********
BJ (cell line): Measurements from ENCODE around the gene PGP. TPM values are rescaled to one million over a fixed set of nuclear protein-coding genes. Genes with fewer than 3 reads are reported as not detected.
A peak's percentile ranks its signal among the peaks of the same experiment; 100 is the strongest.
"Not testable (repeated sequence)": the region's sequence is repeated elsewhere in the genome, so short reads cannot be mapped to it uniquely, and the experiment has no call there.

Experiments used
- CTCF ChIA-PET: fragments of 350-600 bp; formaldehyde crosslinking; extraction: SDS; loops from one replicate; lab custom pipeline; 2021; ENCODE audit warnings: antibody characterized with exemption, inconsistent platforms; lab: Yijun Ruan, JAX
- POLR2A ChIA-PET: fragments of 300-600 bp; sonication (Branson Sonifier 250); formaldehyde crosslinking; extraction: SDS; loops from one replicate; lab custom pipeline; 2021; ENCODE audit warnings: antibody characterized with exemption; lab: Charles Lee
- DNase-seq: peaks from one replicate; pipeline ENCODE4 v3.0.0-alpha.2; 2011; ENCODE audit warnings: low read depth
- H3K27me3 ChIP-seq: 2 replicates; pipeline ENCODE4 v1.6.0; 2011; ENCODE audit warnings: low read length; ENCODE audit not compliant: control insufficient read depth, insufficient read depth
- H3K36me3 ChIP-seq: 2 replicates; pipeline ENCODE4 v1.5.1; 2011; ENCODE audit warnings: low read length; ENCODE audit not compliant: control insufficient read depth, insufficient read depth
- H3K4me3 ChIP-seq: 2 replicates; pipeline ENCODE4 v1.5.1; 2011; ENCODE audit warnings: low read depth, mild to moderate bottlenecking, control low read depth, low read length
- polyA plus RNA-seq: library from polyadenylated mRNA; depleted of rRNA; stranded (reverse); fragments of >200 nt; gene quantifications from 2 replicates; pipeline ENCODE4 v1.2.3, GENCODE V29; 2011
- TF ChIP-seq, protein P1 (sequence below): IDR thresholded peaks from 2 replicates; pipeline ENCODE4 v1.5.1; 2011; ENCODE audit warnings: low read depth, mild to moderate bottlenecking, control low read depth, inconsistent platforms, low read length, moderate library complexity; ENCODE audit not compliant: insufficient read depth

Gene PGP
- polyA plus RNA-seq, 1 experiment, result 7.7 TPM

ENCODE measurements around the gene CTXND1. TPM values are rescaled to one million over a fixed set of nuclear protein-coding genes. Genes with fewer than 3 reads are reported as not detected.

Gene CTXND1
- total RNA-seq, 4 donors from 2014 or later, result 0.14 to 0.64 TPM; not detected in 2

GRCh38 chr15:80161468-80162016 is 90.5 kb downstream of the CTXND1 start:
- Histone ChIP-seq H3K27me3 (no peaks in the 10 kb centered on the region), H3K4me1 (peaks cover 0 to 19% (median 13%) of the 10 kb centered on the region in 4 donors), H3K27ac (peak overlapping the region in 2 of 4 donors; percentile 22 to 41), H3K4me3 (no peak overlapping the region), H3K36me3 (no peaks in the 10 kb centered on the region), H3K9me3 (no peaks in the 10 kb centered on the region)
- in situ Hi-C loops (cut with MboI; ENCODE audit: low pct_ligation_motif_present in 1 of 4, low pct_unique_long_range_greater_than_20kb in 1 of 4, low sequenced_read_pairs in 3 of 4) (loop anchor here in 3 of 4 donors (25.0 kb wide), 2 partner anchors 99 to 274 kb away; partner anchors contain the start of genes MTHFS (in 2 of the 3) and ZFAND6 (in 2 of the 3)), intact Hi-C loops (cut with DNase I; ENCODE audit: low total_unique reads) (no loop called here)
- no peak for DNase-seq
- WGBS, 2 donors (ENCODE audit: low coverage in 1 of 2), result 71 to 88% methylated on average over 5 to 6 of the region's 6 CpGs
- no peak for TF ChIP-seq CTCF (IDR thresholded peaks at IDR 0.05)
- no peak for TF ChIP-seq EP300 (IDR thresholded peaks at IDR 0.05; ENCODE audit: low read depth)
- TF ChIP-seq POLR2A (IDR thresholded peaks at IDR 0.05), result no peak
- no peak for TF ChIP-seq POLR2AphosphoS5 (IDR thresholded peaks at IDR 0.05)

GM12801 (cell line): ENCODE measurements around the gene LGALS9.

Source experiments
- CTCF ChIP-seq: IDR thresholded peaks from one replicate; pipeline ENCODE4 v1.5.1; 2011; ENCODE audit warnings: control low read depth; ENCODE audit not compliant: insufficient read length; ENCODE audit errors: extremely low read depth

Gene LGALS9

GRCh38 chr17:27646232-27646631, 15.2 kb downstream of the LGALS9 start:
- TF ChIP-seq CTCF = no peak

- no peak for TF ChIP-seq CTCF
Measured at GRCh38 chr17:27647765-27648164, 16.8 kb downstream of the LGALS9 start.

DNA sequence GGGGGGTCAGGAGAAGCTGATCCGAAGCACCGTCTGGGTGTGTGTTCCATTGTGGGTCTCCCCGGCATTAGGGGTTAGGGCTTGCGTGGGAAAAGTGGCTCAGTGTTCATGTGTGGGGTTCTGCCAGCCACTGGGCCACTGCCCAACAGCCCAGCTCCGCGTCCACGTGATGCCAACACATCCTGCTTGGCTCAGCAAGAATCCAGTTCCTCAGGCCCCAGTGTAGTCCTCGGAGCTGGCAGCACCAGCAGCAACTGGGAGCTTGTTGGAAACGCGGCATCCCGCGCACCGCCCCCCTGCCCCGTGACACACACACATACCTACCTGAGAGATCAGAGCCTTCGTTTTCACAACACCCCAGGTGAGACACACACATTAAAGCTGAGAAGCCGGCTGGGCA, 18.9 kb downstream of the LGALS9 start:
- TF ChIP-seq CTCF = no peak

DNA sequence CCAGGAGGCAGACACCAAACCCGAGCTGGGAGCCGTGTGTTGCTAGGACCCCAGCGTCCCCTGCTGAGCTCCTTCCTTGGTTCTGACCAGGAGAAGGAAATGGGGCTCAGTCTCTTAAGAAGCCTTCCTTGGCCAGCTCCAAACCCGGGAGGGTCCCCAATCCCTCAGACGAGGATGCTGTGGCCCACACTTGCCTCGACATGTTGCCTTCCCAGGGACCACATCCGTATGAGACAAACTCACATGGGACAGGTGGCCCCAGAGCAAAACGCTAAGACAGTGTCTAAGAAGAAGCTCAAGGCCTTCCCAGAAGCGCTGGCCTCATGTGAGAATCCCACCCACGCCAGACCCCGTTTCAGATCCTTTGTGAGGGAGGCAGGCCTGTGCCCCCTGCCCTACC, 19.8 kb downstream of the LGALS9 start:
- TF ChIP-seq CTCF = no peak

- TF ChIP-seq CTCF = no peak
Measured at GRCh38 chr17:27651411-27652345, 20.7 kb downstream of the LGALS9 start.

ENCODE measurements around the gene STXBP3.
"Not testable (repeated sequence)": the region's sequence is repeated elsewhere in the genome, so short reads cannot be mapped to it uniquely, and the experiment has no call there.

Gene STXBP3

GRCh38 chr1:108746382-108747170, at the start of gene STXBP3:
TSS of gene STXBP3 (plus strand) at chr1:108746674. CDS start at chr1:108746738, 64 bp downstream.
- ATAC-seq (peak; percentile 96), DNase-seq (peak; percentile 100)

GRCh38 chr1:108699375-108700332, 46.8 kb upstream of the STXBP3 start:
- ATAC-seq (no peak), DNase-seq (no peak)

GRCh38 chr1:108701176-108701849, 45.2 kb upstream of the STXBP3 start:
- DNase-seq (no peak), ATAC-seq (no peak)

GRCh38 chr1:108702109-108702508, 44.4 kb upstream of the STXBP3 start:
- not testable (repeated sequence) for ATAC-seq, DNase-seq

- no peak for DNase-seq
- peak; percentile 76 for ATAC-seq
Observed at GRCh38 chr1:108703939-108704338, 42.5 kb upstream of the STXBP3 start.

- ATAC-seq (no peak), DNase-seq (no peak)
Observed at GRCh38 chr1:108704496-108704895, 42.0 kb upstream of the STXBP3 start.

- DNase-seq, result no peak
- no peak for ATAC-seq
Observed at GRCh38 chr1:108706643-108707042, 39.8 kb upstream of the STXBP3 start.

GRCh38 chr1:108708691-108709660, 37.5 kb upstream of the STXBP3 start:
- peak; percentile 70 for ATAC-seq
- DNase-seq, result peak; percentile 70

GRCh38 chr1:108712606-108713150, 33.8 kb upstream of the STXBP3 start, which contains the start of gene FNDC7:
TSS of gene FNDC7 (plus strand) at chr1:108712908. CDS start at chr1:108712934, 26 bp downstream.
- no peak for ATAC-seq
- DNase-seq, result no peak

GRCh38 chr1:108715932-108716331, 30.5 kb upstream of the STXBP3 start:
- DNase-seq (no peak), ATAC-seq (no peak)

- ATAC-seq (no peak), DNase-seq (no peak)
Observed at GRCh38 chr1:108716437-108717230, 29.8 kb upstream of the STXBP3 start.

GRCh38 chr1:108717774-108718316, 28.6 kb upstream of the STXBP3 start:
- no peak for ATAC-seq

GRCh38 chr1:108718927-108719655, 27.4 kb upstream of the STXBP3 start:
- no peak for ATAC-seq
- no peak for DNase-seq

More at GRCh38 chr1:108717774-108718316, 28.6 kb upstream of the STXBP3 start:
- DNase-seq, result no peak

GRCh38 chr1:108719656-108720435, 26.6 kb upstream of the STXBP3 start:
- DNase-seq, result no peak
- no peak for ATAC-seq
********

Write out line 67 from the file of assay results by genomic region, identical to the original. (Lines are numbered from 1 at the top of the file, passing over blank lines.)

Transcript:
- DNase-seq, result no peak